Multicenter analysis of impact of anastomotic leakage on long-term oncologic outcomes after curative resection of colon cancer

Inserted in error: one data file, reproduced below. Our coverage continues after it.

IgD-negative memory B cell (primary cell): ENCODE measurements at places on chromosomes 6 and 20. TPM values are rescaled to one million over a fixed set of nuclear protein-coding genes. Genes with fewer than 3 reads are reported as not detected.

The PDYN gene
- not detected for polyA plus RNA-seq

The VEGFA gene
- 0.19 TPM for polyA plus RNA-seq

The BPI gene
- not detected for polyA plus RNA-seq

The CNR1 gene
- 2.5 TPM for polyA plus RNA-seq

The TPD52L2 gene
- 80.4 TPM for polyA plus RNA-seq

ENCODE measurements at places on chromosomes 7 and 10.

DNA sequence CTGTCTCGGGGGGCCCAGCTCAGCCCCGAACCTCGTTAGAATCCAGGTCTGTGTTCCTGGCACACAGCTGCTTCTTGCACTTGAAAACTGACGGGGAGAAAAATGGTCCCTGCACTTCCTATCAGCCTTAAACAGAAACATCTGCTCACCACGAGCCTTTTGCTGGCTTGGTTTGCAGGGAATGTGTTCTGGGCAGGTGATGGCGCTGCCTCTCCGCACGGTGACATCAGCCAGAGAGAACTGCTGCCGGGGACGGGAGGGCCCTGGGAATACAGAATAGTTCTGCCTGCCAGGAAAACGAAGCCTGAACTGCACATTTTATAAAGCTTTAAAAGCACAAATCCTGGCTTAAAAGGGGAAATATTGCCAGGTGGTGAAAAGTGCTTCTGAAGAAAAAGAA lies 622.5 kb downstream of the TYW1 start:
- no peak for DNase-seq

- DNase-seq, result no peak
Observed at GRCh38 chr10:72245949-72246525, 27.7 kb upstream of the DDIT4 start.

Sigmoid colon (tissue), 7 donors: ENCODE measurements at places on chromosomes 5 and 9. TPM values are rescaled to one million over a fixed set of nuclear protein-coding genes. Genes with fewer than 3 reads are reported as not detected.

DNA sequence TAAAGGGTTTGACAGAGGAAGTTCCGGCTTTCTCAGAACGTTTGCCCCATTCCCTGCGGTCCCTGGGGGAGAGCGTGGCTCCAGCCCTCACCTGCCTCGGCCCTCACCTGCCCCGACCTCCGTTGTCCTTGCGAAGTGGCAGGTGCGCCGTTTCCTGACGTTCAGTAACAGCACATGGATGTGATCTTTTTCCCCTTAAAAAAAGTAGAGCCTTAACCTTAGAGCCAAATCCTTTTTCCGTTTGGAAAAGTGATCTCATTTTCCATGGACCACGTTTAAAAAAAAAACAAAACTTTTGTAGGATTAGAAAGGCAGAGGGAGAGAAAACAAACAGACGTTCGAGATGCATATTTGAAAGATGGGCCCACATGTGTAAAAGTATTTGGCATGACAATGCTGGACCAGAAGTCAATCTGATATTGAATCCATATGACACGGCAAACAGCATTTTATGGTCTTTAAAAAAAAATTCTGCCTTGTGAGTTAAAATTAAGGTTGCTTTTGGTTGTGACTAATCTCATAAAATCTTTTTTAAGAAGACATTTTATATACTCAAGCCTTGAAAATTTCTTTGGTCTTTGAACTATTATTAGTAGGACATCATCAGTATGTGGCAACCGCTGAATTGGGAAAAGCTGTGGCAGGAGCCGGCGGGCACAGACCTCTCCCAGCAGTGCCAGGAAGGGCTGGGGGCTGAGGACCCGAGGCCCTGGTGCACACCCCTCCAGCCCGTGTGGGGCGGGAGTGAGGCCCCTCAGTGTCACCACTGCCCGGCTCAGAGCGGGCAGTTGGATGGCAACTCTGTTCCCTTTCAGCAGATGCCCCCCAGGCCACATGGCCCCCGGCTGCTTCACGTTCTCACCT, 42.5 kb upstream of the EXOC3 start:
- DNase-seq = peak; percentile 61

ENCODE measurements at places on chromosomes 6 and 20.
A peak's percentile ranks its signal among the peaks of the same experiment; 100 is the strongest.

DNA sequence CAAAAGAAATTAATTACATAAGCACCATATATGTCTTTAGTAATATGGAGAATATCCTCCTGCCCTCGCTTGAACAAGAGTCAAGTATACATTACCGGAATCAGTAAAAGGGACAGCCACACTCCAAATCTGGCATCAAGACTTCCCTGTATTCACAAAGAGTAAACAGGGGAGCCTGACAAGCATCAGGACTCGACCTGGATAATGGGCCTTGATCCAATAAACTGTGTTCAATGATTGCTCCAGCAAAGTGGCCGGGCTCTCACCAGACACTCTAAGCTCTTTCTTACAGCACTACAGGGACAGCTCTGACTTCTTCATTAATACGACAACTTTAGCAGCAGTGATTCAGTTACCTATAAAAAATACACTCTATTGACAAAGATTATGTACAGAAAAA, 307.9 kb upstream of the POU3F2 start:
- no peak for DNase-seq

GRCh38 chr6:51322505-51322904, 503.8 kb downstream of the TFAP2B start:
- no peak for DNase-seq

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Background.In rectal cancer, anastomotic leakage was reported to have a negative impact on both short- and long-term outcomes. However, there is limited data on the impact of anastomotic leakage on oncologic outcomes in patients with colon cancer. We aimed to evaluate the impact of anastomotic leakage on disease recurrence and long-term survival after curative resection of colon cancer.Methods.This multicenter, retrospective cohort study of 4,919 consecutive patients utilized data from the Japanese Society for Cancer of the Colon and Rectum. Multivariable Cox regression analysis was used to adjust for confounding.Results.The incidence of anastomotic leakage was 2.5% and 30-day mortality was 0.21%. The 5-year overall survival rate was 80.8% in the anastomotic leakage group, compared with 90.3% in the no leak group (P = .001). In the multivariable analysis, anastomotic leakage was significantly associated with reduced overall survival rate (hazard ratio = 1.84; 95% confidence interval, 1.06–2.96). Overall disease recurrence rate was 14.1%: 21.2% in the anastomotic leakage group and 13.9% in the no leak group. There was a significant association between anastomotic leakage and local recurrence (hazard ratio = 4.63; 95% confidence interval, 1.60–10.6). In contrast, anastomotic leakage was not significantly associated with total distant recurrence. However, anastomotic leakage did show a tendency toward increasing peritoneal recurrence, although it did not reach statistical significance (hazard ratio = 2.59; 95% confidence interval, 0.79–6.29).Conclusion.In our study population, anastomotic leakage was associated with reduced overall survival and with increased rate of local recurrence after curative resection for colon cancer.

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